Formerly, "This is Africa/fyeahAfrica".
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Afro-curator, womanist, media studies student, pop culture enthusiast, aspiring journalist, curious amateur photographer, social media guru.
Based in Cape Town, South Africa
From Lagos, Nigeria
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(since Oct. 21st 2012)
Between 1939 and 1946, Fatima Massaquoi penned one of the earliest known autobiographies by an African woman. But few outside of Liberian circles were aware of it until this week, when Palgrave McMillian published The Autobiography of an African Princess, edited by two historians and the author’s daughter.
The book follows Massaquoi, born the daughter of the King of Gallinas of Southern Sierra Leone in 1904, to Liberia, Nazi Germany and the segregated American South, where she wrote her memoirs while enrolled at Tennessee’s Fisk University.
She died in 1978, and her story could have died with her.
OF THE 36 lower houses of parliament worldwide that have reached the 30% threshold considered necessary for women to have an impact on decision-making, 11 are African. At the end of 2012, one-fifth of sub-Saharan MPs on average were female, according to figures of the Geneva-based Inter-Parliamentary Union. That may not sound a lot, but marks an increase of seven percentage points on 2002, and puts the continent on a par with the global mean. By comparison, women MPs make up 23% of Britain’s House of Commons, and 18% of America’s Congress.
In many cases, the gains are because of quota systems, which are increasingly popular. Last year Senegal’s parliament saw the fastest advance in female representation globally after it enforced a parity law. Women make up almost half of it. In September Aminata Touré was appointed as Senegal’s prime minister.
South Africa is not far behind, ranking eighth in the world, with women taking 42% of Parliament’s seats, almost double the rate in 1994 when the ruling African National Congress (ANC) created a voluntary party quota, allocating 30% of posts to women. And they run some of the country’s grandest ministries, such as home, defence and foreign affairs. The central bank governor is a woman, too.
Women will also vie for South Africa’s presidency in next year’s election. Most prominent is Helen Zille, head of the liberal Democratic Alliance, the main opposition. Mamphela Ramphele, founder of a new party called Agang, is also set to run. Nkosazana Dlamini-Zuma, a former wife of President Jacob Zuma, has been urged to bid for the ANC leadership when he goes; she has been minister of foreign and then home affairs and now chairs the African Union’s executive commission. Liberia and Malawi have elected women to be their presidents.
Even in less democratic countries female representation is on the march. After the genocide in 1994, Rwanda’s authoritarian president, Paul Kagame, engineered the election of the world’s highest proportion of women in a legislature. When a new parliament assembled in October, women had a world-record 64% of the seats. The president jokes that “women are almost taking over everything” and says that soon it will be the men who need help.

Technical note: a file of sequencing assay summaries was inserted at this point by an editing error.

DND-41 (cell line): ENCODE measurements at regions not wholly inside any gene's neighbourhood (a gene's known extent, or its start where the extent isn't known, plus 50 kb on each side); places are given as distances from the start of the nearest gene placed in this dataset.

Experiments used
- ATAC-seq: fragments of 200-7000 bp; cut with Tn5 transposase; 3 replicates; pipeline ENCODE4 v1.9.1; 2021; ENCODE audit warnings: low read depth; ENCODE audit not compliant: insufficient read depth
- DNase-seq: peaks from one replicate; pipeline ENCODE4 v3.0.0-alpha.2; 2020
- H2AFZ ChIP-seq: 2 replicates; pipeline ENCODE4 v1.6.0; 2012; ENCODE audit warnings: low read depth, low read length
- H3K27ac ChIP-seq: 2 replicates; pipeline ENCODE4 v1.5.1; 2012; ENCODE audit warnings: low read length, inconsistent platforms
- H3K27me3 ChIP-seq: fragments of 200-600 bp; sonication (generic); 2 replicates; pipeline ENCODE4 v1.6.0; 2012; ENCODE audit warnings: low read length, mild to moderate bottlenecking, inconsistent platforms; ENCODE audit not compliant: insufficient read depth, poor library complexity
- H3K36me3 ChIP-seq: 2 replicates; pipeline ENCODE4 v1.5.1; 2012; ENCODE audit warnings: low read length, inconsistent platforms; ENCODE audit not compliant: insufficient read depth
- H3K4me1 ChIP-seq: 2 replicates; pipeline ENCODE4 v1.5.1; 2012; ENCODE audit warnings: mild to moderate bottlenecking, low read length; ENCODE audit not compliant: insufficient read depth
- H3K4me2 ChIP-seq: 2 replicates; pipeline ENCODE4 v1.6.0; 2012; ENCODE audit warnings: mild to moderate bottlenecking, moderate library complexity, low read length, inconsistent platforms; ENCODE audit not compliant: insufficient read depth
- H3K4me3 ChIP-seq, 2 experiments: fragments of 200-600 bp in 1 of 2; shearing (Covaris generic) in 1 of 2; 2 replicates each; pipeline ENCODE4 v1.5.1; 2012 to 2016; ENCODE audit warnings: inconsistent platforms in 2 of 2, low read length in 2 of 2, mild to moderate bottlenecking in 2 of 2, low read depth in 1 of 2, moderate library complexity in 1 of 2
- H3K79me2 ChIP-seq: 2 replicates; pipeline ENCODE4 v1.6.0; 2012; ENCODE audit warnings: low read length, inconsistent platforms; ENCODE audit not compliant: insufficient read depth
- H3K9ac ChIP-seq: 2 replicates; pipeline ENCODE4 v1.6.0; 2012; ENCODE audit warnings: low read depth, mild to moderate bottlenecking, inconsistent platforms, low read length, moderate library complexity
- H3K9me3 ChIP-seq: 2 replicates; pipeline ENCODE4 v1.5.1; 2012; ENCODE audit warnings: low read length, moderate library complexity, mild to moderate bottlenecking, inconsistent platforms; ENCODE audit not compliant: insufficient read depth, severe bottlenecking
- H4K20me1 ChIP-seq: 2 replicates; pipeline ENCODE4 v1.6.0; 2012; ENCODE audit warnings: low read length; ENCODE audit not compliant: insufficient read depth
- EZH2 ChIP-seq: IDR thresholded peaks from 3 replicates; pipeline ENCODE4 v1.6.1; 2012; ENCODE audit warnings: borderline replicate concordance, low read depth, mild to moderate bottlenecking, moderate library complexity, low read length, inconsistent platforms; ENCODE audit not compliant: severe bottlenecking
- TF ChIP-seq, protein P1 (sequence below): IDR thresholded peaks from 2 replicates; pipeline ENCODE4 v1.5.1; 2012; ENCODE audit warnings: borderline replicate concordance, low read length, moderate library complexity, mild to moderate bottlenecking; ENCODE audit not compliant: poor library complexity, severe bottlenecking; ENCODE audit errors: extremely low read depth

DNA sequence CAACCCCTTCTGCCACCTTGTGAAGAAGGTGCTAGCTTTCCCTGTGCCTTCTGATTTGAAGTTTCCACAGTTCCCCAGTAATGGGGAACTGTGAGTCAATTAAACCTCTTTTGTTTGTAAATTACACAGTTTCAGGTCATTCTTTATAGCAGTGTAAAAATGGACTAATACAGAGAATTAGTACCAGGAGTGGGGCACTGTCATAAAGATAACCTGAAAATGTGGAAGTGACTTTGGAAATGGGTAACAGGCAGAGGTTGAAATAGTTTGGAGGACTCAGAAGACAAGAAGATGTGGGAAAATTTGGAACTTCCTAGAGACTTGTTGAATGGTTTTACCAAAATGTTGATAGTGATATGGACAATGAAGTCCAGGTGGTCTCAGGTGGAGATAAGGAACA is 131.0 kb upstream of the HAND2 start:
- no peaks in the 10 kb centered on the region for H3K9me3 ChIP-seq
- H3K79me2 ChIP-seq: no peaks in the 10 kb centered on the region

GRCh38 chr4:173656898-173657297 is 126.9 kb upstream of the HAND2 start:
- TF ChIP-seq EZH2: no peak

Botswana, by contrast, has dipped from 17% in 2003 (ranking it 54th in the world) to 8% (putting it 125th). Nigeria has increased its proportion up a shade from 5% to a still paltry 7%.
It takes time for female MPs to improve women’s lot. Despite law changes in South Africa, the World Economic Forum’s gender-gap report shows that women earn 35% less than men doing the same jobs.
In Rwanda a higher proportion of girls than boys enroll in primary and secondary education, but they perform worse, and the balance reverses in university, when household duties call daughters and wives away from their studies.
Despite the heading in this article, ‘Women Are Winning’, by the time one reads the last two paragraphs, one gets that feeling that despite gains in numbers when it comes to parliamentary and governmental roles for women, there’s is still so much to be done - and urgently so - when it comes to the progression and empowerment of girls and women, from all walks of life, throughout the African continent.
Are African women really winning? And where, or in/at what?
She said her generation of Igbos, the majority ethnic group in the southeast, “grew up knowing that this terrible thing had happened and deeply affected our families,” but those who lived through the war did not talk about it.
"My mother would say ‘I used to have this before the war’ or my father talked a lot about his father, my grandfather, whom I never met because he died in 1969 in a refugee camp."
"The war was always there. I knew agha. Agha is war (in Igbo). There was always ‘agha.’ But I didn’t know the details," she said.
"I think this is what happens for a generation that experiences trauma, that usually, it’s the next generation who can start to talk about it," she continued.
"I don’t think I could have written this book if I had lived in Biafra."
"It’s a book I am very proud of but it’s also a book that has a lot of emotional meaning for me…Every page of that book matters to me," she said.